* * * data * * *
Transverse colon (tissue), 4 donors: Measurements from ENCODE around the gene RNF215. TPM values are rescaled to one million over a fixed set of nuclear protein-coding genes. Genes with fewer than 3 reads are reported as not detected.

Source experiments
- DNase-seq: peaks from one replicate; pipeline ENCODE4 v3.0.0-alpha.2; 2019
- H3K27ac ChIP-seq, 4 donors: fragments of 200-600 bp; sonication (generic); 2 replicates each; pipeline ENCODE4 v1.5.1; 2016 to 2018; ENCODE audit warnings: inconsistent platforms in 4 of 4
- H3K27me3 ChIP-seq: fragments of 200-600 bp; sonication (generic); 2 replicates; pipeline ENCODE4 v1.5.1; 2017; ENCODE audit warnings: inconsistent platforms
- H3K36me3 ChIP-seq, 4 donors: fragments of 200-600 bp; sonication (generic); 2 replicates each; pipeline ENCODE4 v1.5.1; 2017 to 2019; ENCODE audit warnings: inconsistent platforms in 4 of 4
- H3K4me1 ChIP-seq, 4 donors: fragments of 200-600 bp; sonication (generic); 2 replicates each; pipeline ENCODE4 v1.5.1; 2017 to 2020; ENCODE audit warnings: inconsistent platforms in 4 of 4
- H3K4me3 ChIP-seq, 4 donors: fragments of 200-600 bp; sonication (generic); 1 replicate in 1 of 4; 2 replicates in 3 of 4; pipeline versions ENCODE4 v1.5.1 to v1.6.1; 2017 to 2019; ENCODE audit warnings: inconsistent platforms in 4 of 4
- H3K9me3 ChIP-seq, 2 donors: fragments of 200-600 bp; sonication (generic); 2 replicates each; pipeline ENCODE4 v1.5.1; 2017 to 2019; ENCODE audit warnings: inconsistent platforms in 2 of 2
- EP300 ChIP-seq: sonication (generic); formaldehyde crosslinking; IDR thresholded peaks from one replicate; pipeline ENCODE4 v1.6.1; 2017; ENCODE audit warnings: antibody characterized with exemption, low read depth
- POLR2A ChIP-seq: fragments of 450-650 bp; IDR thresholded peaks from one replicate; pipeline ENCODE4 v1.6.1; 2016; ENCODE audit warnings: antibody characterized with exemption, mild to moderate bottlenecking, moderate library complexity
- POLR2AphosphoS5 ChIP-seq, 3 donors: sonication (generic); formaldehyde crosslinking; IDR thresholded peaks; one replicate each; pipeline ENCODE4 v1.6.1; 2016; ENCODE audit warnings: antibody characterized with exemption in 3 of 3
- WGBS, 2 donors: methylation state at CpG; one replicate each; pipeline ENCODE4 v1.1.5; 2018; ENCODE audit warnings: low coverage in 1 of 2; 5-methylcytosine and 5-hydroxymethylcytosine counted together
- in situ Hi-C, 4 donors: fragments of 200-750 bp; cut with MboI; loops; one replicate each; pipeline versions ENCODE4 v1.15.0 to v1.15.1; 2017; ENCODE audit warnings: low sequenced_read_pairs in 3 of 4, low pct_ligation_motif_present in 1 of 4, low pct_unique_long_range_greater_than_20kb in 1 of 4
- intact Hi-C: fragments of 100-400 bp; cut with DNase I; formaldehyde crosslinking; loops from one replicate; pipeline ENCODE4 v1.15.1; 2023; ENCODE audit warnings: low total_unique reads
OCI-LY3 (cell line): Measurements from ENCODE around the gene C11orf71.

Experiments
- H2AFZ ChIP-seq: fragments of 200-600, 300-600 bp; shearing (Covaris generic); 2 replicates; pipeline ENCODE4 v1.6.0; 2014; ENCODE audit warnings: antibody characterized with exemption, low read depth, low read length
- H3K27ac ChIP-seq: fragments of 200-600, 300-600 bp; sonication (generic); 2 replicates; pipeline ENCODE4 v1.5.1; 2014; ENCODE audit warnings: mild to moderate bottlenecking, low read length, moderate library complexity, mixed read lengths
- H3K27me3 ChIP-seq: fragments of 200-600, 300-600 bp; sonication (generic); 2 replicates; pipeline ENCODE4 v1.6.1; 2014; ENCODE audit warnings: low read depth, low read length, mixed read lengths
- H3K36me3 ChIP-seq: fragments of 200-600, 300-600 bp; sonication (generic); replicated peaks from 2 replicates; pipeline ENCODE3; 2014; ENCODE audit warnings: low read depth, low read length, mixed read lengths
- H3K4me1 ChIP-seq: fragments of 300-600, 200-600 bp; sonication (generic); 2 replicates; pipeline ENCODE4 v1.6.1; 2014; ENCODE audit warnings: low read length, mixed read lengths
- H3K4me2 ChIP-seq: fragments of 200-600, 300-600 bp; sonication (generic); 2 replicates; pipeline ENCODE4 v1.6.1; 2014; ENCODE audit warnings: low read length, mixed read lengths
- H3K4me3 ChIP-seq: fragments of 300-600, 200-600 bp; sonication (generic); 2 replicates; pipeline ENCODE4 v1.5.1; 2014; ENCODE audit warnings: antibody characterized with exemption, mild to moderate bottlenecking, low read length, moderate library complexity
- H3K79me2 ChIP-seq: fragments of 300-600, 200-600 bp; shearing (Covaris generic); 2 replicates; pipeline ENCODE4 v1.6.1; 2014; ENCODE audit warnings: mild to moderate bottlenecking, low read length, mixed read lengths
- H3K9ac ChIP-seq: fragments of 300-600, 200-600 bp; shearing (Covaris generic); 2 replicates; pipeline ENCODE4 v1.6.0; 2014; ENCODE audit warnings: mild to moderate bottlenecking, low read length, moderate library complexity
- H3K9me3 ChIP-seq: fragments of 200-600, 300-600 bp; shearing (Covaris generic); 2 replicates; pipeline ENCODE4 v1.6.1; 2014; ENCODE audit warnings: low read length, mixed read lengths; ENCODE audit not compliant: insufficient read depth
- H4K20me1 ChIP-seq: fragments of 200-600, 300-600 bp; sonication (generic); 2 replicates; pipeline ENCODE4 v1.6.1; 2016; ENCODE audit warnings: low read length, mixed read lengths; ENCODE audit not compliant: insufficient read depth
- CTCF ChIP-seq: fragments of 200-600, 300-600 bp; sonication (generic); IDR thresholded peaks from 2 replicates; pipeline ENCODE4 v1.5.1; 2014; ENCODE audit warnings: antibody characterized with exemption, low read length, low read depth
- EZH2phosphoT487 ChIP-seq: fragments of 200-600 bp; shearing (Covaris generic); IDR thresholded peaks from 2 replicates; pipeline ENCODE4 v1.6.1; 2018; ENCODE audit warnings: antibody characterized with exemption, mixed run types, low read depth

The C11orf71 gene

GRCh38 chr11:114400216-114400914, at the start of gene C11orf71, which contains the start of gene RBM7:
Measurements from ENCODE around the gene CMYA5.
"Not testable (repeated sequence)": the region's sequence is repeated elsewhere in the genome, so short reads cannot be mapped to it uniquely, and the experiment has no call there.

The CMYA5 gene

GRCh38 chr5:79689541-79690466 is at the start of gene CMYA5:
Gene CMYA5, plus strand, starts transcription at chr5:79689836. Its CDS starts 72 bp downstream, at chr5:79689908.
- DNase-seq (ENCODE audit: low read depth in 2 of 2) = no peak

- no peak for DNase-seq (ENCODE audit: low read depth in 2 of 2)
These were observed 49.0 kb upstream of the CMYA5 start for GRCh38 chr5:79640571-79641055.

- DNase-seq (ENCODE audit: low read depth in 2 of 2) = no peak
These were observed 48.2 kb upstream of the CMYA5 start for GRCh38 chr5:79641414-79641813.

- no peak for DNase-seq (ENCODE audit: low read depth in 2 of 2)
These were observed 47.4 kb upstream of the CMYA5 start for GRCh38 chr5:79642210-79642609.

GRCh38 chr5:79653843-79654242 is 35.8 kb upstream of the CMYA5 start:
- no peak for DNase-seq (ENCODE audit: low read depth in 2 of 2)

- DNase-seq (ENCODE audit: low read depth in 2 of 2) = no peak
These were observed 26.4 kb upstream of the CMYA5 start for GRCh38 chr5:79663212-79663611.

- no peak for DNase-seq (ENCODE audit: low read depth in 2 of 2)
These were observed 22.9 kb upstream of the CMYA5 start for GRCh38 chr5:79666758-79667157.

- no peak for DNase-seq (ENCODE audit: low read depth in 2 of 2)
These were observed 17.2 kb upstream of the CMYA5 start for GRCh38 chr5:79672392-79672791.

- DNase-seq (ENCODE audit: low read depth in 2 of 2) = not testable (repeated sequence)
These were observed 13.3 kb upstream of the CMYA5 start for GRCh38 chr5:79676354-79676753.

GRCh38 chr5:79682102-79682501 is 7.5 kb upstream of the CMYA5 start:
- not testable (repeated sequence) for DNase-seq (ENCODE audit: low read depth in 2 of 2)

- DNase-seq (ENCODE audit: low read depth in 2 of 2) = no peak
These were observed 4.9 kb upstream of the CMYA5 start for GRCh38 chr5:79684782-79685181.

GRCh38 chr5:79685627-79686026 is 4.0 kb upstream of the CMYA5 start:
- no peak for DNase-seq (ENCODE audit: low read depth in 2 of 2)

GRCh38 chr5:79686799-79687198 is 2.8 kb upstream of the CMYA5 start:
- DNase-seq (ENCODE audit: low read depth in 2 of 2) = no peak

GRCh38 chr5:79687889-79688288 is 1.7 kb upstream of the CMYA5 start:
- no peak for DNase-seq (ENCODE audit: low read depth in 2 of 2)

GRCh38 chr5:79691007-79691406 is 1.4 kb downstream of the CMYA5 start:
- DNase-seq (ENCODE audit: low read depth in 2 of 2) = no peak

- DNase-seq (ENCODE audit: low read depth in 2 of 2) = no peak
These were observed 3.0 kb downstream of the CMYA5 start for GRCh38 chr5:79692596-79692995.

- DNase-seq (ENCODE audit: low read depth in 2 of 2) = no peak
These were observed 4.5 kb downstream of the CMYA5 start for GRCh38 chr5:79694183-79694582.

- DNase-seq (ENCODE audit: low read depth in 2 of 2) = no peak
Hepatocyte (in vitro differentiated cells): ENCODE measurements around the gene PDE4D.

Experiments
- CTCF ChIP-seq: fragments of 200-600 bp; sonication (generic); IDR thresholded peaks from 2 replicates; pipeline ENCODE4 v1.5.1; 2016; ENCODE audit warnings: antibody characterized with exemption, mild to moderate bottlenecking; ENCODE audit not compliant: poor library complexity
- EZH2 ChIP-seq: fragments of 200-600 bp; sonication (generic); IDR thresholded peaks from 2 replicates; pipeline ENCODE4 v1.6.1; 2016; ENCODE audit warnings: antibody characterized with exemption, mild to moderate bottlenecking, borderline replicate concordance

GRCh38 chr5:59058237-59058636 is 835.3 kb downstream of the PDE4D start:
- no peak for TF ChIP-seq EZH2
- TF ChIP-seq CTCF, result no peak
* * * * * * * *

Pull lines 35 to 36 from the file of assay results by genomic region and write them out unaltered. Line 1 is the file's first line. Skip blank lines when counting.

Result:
The CMYA5 gene

GRCh38 chr5:79689541-79690466 is at the start of gene CMYA5: